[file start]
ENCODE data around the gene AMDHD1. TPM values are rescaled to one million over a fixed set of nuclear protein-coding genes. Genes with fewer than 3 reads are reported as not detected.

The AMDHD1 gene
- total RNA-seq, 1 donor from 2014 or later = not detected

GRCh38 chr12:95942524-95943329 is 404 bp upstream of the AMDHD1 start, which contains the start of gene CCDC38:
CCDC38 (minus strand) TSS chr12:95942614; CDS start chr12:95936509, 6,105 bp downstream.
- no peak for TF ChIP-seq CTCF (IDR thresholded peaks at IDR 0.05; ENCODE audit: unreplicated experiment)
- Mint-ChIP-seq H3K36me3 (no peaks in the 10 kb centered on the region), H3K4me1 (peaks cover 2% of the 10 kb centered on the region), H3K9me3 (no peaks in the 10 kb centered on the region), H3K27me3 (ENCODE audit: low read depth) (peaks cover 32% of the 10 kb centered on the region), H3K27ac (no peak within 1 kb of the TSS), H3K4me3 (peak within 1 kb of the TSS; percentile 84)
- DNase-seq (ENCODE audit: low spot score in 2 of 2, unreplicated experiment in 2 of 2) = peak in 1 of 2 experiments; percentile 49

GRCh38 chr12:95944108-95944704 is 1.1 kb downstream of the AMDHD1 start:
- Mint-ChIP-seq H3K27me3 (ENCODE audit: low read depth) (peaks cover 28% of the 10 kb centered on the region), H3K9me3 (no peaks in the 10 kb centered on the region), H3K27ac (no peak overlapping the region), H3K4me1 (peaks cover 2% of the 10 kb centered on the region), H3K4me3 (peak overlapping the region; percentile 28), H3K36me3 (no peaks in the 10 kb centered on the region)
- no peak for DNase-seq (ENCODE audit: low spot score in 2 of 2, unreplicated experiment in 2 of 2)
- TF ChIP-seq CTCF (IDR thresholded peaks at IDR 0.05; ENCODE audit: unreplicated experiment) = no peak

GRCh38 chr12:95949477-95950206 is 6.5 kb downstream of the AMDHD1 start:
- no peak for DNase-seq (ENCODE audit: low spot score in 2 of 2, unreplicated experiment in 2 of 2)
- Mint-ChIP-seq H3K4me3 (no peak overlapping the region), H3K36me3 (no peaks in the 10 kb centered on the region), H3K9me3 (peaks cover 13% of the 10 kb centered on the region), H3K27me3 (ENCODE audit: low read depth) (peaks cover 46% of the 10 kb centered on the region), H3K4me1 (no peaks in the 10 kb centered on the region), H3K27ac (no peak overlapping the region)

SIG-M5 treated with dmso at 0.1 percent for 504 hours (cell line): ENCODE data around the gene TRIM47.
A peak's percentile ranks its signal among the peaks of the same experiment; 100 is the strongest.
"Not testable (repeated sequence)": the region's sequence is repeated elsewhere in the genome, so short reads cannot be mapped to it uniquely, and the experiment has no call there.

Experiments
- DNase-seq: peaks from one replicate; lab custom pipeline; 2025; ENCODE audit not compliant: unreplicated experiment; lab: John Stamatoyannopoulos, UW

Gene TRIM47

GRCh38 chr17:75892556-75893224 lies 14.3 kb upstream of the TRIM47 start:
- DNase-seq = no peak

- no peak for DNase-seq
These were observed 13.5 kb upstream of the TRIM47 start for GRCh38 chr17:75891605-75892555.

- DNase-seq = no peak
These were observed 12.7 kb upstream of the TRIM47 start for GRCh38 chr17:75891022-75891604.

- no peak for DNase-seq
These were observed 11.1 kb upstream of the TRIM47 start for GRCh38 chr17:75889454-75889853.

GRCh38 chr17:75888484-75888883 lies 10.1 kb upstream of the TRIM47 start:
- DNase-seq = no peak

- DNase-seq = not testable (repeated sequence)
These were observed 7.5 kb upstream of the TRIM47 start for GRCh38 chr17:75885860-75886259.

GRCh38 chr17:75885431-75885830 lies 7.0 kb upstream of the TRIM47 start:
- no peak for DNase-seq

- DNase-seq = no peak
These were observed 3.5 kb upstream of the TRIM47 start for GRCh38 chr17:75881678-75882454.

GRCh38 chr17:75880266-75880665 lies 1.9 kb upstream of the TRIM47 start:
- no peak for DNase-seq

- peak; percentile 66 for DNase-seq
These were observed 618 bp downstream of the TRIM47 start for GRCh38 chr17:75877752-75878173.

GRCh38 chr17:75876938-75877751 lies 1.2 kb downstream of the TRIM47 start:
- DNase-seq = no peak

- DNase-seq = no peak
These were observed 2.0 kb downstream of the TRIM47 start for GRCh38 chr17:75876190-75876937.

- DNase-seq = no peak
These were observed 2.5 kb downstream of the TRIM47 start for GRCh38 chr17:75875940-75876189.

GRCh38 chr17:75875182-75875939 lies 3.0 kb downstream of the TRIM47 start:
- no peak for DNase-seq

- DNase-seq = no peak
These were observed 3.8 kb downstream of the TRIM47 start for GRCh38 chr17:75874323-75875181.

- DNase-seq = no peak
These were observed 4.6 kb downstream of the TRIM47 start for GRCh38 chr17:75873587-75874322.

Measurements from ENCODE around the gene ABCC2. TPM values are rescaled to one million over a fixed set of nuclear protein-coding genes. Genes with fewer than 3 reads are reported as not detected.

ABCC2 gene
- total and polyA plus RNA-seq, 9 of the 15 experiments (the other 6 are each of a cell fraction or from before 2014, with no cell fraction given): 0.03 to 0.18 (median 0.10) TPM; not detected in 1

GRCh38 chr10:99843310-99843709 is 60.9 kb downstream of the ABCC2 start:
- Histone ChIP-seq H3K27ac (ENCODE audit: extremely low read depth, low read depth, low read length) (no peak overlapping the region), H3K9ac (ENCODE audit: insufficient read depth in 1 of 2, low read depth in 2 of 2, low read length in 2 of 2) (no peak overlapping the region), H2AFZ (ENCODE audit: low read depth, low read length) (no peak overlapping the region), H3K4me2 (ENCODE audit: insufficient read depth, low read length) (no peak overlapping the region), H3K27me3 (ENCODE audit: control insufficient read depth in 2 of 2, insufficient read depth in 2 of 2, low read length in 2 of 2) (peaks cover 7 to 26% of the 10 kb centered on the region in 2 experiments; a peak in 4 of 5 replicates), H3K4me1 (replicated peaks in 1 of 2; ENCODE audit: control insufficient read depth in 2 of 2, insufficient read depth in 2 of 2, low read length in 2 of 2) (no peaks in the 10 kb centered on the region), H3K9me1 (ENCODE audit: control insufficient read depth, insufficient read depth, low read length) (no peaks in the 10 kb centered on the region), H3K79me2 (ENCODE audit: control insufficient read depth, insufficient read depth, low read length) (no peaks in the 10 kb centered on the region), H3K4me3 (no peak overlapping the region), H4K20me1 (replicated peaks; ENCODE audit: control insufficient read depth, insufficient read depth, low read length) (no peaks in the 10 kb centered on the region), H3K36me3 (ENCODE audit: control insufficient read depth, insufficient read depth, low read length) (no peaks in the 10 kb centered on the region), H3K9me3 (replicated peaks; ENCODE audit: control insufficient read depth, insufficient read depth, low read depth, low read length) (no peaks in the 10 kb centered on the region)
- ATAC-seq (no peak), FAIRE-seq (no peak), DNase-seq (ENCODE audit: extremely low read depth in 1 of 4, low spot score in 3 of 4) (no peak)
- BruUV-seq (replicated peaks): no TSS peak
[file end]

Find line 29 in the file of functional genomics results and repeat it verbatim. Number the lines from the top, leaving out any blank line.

These were observed 11.1 kb upstream of the TRIM47 start for GRCh38 chr17:75889454-75889853.